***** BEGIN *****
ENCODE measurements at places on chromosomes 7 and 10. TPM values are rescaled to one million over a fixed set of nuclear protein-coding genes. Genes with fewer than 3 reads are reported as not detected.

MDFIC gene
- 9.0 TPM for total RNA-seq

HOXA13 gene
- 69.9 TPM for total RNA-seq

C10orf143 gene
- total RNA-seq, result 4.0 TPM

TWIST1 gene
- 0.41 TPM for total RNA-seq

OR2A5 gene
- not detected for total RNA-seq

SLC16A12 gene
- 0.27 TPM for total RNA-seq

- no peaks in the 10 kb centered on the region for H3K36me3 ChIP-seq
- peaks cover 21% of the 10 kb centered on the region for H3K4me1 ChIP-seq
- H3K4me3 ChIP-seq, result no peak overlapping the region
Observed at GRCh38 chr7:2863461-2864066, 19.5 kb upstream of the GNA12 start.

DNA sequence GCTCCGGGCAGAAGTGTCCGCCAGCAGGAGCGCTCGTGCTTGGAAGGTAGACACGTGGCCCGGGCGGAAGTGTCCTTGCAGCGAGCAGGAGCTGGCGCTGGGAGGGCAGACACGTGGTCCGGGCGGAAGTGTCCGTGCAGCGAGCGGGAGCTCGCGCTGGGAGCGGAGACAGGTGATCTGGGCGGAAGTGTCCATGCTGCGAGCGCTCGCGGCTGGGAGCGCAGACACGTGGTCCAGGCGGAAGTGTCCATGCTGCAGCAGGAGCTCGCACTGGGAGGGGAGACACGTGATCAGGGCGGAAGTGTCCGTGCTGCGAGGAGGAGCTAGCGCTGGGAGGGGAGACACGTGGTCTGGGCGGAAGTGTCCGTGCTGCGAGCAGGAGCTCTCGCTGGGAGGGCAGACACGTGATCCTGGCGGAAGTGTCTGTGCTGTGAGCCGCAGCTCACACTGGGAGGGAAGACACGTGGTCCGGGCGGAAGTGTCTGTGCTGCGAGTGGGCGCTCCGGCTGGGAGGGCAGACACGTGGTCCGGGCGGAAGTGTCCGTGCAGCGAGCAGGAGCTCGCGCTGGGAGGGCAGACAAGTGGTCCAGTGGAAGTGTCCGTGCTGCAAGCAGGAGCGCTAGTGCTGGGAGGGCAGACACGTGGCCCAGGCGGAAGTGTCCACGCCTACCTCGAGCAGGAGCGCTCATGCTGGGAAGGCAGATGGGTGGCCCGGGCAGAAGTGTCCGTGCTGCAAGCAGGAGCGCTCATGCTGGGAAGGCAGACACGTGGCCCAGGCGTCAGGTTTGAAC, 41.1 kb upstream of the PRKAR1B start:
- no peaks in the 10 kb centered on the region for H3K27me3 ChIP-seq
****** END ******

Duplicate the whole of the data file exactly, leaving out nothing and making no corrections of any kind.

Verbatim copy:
ENCODE measurements at places on chromosomes 7 and 10. TPM values are rescaled to one million over a fixed set of nuclear protein-coding genes. Genes with fewer than 3 reads are reported as not detected.

MDFIC gene
- 9.0 TPM for total RNA-seq

HOXA13 gene
- 69.9 TPM for total RNA-seq

C10orf143 gene
- total RNA-seq, result 4.0 TPM

TWIST1 gene
- 0.41 TPM for total RNA-seq

OR2A5 gene
- not detected for total RNA-seq

SLC16A12 gene
- 0.27 TPM for total RNA-seq

- no peaks in the 10 kb centered on the region for H3K36me3 ChIP-seq
- peaks cover 21% of the 10 kb centered on the region for H3K4me1 ChIP-seq
- H3K4me3 ChIP-seq, result no peak overlapping the region
Observed at GRCh38 chr7:2863461-2864066, 19.5 kb upstream of the GNA12 start.

DNA sequence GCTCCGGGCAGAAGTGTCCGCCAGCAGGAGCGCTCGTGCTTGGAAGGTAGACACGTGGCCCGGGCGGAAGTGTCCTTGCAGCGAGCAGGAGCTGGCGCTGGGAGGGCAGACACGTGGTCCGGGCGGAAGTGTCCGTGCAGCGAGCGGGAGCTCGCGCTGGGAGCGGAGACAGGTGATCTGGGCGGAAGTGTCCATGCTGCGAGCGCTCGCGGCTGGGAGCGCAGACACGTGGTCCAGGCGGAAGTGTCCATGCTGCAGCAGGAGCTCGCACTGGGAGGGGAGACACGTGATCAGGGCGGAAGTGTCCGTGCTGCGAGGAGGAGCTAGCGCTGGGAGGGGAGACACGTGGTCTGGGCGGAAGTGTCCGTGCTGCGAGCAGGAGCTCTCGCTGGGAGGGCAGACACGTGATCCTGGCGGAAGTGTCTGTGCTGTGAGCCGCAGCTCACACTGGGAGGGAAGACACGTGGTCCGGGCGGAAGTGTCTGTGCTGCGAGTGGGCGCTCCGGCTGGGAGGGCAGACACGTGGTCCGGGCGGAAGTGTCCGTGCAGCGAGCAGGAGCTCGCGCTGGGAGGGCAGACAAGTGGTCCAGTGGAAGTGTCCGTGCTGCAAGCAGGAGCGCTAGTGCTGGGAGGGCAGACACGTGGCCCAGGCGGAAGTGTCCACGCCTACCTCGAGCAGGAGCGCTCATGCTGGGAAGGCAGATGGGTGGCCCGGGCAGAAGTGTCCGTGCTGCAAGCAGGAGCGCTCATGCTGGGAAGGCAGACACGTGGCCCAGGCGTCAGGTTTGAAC, 41.1 kb upstream of the PRKAR1B start:
- no peaks in the 10 kb centered on the region for H3K27me3 ChIP-seq